**LEARNING OBJECTIVES**

By the end of this chapter, the reader will be able to:

- Explain the relationship between the Laplace transform and the Fourier transform
- List the properties of the Laplace transform
- Compute the Laplace transform of common functions
- Identify the region of convergence
- Use the Laplace transform to analyze simple network circuits
- Derive a pole-zero diagram from a transfer function
- Interpret the significance of a pole-zero diagram
- Create a Bode plot by hand to estimate frequency and phase response curves
- Apply the Laplace transform to the design of filters with predictable properties

The Fourier transform has been studied as a way to represent a signal *s*(*t*) as a linear decomposition of orthogonal sinusoidal components. By transforming a time-domain signal *s*(*t*), calculations are often simpler, and the new perspective of a different domain can give a better understanding of signals behavior. In many applications, a different transform technique is required, one that goes beyond sinusoidal components and incorporates the ability to manipulate the derivative and integral response functions that are typically found in real systems. The *Laplace transform* is sometimes described as a *general-purpose Fourier transform*, although the two transforms usually serve in different applications.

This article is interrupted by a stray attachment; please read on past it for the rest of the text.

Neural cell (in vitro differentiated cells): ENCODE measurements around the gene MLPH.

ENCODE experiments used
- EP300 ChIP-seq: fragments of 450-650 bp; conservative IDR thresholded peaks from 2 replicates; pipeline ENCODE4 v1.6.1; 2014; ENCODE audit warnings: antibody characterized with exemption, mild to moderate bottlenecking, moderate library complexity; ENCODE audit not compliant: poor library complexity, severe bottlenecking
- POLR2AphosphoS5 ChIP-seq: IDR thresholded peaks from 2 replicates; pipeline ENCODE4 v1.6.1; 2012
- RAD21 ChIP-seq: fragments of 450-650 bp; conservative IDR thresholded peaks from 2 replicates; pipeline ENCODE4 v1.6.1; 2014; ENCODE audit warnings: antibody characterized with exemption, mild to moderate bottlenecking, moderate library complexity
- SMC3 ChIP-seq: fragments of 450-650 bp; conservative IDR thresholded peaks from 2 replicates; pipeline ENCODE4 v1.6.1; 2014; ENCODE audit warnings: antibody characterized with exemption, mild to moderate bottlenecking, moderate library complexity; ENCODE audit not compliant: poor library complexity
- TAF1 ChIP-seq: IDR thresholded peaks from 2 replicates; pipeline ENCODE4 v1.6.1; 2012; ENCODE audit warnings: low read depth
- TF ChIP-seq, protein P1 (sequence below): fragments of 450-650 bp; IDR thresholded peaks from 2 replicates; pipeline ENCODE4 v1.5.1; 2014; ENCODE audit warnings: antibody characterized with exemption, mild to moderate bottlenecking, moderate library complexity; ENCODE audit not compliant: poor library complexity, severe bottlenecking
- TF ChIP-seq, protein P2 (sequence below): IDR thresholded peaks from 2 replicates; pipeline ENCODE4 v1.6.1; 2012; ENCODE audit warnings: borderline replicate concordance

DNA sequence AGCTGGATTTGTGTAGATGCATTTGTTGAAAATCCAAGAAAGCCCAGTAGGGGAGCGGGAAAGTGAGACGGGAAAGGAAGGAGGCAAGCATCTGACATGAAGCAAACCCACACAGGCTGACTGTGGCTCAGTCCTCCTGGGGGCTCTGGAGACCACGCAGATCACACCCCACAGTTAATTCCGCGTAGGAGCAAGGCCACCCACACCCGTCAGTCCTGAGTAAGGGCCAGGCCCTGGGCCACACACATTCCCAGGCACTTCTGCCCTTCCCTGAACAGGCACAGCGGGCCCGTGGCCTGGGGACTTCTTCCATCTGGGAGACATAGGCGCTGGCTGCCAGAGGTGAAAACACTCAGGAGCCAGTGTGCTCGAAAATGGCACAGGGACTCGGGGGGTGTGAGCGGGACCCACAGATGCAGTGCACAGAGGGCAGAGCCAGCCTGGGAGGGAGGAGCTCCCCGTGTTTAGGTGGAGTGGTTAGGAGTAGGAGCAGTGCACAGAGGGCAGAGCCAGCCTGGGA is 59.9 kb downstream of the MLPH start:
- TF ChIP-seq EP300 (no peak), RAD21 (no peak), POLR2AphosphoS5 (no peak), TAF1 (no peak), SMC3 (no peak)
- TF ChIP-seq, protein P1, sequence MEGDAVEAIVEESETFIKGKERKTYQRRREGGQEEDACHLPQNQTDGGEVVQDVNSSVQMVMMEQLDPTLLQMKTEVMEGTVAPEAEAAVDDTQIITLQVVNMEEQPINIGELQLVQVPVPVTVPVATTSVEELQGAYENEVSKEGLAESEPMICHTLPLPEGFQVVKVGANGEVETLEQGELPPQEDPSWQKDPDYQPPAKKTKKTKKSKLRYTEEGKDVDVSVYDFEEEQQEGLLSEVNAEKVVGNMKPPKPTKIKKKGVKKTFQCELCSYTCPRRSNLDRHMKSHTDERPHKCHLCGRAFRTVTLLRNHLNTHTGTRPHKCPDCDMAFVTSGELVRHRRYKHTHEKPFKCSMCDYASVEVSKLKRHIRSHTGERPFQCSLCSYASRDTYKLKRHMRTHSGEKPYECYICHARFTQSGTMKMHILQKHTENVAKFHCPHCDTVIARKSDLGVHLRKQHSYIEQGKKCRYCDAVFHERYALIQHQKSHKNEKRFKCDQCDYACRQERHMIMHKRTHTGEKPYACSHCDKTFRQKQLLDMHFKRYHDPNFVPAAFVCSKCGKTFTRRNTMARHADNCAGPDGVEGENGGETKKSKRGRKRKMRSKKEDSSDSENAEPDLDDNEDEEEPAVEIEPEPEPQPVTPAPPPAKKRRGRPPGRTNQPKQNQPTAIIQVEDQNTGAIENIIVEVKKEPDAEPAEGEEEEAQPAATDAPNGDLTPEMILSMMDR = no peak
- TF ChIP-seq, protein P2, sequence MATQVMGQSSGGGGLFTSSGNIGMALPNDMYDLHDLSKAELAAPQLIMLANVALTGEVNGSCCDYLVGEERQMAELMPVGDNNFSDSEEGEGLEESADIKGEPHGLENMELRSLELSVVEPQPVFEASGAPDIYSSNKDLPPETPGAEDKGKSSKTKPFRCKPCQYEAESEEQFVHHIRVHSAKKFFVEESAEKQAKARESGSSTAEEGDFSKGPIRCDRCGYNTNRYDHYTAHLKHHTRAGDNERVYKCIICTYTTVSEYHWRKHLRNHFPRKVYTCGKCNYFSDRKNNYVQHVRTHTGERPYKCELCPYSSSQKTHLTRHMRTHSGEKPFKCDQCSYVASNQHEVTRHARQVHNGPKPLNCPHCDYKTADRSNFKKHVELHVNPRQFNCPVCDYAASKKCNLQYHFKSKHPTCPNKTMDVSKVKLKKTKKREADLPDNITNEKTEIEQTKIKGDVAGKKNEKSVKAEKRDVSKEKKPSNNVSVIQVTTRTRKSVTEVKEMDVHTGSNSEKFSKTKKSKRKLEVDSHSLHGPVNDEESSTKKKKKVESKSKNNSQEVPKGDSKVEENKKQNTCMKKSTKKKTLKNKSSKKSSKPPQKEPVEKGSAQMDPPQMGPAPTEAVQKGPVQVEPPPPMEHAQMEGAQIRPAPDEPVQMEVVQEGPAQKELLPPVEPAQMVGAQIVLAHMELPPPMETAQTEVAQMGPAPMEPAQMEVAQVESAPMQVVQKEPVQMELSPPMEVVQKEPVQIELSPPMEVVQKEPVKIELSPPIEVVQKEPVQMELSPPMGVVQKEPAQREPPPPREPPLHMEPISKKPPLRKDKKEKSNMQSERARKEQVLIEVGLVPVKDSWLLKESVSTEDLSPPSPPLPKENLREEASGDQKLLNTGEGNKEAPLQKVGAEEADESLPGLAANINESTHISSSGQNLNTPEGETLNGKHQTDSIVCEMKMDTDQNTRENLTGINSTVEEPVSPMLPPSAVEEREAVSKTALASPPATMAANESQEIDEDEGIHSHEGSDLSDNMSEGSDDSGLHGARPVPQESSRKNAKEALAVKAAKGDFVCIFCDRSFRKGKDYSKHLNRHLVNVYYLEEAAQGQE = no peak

While the Fourier transform relates the time and frequency domains, ...

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